Reading the Anthropocene: Margaret Atwood’s “Oryx and Crake”

In this, the inaugural entry in my series “Reading the Anthropocene,” I’ve decided to focus on Margaret Atwood’s biting dystopian novel Oryx and Crake, the first volume in the “Madaddam Trilogy.”  The novel, by turns funny, disturbing, terrifying, and even oddly sentimental, is a testament to Atwood’s continuing ability to paint a portrait of a future world that could, feasibly, stem from the one that we are currently in the process of creating.

The novel, set sometime in the not-too-distant future, follows the character Jimmy, narrating both his present (a world in which most of the population has been decimated by a terrible plague), as well as the past (in which he befriends a scientific genius named Crake, as well as an inscrutable young woman named Oryx).  Theirs is a world overrun with science and capitalism, where a select group get to live in various Compounds (owned by corporations), while most of humanity is relegated to the crime and disease-ridden (and thus sinisterly appealing) pleeblands.  After an unremarkable (though quite unhappy) youth, Jimmy ends up attending the disgraced Martha Graham Academy to study humanities, while Crake (originally known as Glenn), ends up at the prestigious Watson Crick Institute.  Gradually, unbeknownst to Jimmy, Crake develops a pill that, while claiming to offer sexual satisfaction to any who take it, is in actuality the host for a powerful virus with which he intends to restart the evolutionary clock, replacing flawed humanity with his own bio-engineered race of humanoids (dubbed either Crakers of the Children of Crake/Children of Oryx).  Using Oryx as his proxy, he spreads the virus around the world, triggering the apocalypse, but leaving Jimmy alive to care for his creations (he also kills Oryx, leading an enraged Jimmy to shoot him in turn).  At the end of the novel, Jimmy realizes that he is not, in fact, the only human left alive, as two strangers walk into his territory.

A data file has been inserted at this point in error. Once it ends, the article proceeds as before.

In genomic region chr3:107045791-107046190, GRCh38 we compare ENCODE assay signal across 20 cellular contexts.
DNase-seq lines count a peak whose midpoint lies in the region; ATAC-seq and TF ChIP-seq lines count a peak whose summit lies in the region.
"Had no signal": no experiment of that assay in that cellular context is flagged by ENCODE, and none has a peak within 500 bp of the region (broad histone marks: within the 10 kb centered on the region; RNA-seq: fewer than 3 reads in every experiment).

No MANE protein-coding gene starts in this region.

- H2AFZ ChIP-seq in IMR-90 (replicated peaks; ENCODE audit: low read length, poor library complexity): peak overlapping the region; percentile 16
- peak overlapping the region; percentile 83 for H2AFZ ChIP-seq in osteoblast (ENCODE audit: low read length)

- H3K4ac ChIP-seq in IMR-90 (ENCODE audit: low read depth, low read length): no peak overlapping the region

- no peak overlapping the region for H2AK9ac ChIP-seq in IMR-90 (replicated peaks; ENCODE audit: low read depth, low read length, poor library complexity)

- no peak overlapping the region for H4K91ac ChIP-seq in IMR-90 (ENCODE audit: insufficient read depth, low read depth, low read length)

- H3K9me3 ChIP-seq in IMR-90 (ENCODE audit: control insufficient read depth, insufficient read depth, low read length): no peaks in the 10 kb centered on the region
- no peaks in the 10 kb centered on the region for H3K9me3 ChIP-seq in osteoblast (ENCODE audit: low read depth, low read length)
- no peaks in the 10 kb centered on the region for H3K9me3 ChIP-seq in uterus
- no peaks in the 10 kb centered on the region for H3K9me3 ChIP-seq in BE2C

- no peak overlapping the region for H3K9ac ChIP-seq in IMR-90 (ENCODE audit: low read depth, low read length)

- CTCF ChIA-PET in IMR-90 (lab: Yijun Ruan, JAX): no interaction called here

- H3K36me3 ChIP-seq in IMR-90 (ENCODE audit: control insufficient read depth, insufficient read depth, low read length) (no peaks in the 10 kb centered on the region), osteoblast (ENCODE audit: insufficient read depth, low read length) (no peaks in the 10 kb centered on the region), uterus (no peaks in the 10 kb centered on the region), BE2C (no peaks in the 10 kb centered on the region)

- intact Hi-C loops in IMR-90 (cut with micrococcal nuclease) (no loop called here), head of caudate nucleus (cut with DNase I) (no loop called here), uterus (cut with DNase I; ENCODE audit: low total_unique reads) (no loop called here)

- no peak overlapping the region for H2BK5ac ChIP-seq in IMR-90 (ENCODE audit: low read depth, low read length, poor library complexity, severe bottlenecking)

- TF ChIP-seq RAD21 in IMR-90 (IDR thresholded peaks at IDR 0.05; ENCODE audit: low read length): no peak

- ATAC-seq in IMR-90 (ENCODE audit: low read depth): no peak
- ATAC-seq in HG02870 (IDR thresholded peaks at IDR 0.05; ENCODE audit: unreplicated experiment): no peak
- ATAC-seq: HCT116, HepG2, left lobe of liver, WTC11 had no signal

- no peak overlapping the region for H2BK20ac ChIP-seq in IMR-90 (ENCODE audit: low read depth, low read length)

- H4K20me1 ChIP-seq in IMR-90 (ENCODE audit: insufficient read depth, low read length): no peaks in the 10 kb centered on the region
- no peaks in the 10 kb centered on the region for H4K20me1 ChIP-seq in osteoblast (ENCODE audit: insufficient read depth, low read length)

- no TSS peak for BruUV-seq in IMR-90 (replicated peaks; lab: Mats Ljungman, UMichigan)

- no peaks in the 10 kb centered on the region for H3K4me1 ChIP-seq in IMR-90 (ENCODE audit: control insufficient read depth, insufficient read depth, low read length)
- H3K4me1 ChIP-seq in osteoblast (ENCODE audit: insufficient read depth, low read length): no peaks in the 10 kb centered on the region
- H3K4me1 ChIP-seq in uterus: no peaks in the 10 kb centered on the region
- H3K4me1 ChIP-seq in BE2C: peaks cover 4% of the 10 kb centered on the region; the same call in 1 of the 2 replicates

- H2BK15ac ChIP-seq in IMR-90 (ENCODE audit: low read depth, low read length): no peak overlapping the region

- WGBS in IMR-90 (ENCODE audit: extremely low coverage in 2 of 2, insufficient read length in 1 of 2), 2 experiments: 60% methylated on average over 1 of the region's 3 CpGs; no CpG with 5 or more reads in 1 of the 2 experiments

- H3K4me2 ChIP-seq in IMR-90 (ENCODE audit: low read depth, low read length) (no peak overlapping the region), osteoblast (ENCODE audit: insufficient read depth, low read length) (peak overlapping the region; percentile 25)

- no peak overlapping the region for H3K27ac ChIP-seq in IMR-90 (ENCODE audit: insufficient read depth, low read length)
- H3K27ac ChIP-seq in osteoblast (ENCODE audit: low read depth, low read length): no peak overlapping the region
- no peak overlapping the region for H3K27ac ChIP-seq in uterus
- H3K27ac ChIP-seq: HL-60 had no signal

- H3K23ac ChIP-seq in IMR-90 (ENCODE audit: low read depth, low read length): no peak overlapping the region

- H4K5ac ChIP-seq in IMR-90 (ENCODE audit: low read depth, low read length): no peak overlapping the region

As this description makes clear, Oryx and Crake doesn’t pull any punches, serving as a needling rebuke of our present cultural moment and our obsession with the endless production of beauty, food, and all of the other fatally glitzy trappings of modern capitalism.  Indeed, one cannot help but feel a bit of sympathy for Crake’s point of view, given how thoroughly we have managed (so far) to ruin much of the planet that we call home.  Like the best dystopian fiction, particularly that which has emerged during the growing awareness of the anthropocene, the novel attempts to make us aware of just how much ruin we are in the process of perpetrating, ranging from the mass extinction of species (by the time in which the novel takes place, many species of animal have gone extinct) to dangers of science gone unchecked.  Even climate change makes an appearance, though in this novel it remains on the edges, a haunting reminder of things to come (it makes a marked appearance in several places in the novel’s sequel, The Year of the Flood).